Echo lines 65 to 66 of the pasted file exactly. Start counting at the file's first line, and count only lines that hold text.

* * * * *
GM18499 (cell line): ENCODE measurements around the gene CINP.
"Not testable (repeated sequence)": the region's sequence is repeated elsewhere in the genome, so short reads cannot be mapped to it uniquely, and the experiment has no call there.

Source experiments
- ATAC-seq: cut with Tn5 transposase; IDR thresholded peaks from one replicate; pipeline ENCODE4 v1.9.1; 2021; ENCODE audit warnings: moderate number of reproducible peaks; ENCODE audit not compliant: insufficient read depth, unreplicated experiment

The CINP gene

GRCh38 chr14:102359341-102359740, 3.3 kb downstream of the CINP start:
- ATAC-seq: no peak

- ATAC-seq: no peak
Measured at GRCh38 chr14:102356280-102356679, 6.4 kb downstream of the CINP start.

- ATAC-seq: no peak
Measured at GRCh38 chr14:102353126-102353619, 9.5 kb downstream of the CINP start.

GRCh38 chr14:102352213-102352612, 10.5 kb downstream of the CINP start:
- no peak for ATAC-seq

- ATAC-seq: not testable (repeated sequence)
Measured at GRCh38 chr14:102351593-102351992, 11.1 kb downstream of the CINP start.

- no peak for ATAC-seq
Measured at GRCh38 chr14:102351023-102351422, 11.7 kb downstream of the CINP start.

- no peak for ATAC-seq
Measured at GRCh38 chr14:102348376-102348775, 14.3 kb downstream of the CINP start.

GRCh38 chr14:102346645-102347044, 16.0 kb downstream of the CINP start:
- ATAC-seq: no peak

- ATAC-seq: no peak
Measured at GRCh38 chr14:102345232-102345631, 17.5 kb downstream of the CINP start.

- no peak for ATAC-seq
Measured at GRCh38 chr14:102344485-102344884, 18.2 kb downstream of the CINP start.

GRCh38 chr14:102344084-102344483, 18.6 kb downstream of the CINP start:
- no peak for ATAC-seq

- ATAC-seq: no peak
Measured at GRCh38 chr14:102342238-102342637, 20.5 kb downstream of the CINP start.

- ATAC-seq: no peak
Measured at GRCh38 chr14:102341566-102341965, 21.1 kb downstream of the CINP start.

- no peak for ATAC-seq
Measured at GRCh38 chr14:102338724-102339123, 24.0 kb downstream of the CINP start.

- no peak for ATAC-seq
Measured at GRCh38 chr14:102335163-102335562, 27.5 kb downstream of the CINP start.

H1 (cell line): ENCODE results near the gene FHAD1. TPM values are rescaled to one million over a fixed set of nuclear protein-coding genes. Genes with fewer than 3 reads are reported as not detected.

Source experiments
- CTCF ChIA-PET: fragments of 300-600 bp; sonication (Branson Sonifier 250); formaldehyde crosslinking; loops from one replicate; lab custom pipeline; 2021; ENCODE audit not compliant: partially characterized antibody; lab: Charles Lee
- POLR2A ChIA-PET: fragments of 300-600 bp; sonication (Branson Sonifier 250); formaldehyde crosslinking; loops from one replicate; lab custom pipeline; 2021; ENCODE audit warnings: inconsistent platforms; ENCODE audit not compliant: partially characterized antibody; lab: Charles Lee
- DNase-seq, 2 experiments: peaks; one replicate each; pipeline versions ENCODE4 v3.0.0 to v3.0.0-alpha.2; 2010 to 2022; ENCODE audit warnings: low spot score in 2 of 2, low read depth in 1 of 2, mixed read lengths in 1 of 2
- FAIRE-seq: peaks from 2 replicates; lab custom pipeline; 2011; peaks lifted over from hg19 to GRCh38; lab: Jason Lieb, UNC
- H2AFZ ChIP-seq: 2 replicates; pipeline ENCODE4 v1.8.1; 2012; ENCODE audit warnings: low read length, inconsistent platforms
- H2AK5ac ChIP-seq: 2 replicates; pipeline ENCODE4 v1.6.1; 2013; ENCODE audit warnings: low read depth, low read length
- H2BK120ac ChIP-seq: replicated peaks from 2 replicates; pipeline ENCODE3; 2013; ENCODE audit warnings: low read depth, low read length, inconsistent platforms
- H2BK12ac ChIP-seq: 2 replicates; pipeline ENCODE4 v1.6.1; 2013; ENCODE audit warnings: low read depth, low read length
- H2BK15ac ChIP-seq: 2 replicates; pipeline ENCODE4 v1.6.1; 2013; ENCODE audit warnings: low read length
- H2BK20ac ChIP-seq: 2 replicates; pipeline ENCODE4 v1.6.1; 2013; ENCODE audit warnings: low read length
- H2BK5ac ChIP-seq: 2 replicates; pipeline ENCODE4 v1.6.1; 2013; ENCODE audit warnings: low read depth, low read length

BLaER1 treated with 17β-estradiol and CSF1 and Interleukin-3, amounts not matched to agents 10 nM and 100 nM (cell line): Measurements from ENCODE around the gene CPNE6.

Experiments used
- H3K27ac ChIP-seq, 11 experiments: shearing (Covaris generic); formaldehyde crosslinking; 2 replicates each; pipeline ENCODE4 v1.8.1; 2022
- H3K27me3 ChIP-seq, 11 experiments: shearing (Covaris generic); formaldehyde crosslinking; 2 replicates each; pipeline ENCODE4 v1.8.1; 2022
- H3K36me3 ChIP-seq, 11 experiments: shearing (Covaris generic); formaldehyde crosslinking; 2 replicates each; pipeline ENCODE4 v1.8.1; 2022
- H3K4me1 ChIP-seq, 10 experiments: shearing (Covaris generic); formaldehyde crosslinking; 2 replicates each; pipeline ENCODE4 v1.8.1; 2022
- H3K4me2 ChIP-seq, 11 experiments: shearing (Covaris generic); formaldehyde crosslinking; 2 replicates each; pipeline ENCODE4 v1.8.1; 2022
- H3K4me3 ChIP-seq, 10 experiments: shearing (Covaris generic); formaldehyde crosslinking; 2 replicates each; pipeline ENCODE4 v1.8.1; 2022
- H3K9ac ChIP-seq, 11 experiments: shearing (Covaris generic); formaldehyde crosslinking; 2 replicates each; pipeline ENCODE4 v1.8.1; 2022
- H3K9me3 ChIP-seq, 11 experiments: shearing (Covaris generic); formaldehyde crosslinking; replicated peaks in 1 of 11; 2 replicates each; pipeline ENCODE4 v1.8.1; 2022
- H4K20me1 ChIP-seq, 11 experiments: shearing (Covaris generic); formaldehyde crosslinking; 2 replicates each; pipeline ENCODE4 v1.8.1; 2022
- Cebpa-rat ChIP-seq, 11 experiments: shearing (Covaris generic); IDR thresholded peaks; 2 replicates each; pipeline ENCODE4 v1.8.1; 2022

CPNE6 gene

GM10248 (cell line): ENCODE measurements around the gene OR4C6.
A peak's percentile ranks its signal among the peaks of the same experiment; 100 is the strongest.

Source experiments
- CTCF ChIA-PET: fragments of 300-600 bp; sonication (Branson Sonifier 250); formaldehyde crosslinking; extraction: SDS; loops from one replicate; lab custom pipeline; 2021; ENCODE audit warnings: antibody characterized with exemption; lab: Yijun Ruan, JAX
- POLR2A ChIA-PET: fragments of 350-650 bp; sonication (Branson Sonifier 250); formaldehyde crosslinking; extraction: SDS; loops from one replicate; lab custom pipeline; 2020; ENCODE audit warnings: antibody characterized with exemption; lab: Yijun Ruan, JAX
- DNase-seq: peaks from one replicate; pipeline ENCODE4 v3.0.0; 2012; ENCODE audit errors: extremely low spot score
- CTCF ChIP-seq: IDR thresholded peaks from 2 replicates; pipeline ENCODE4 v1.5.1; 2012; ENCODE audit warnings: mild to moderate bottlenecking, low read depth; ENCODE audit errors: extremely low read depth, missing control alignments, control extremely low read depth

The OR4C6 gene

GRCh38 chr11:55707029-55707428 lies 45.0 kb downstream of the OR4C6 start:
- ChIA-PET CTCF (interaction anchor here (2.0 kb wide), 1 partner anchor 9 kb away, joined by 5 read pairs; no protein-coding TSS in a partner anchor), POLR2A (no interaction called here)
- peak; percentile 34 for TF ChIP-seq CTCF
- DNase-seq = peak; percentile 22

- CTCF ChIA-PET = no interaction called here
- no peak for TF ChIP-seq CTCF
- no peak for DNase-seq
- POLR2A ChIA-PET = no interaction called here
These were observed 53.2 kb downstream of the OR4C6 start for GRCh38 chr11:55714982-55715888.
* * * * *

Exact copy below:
- CTCF ChIA-PET: fragments of 300-600 bp; sonication (Branson Sonifier 250); formaldehyde crosslinking; extraction: SDS; loops from one replicate; lab custom pipeline; 2021; ENCODE audit warnings: antibody characterized with exemption; lab: Yijun Ruan, JAX
- POLR2A ChIA-PET: fragments of 350-650 bp; sonication (Branson Sonifier 250); formaldehyde crosslinking; extraction: SDS; loops from one replicate; lab custom pipeline; 2020; ENCODE audit warnings: antibody characterized with exemption; lab: Yijun Ruan, JAX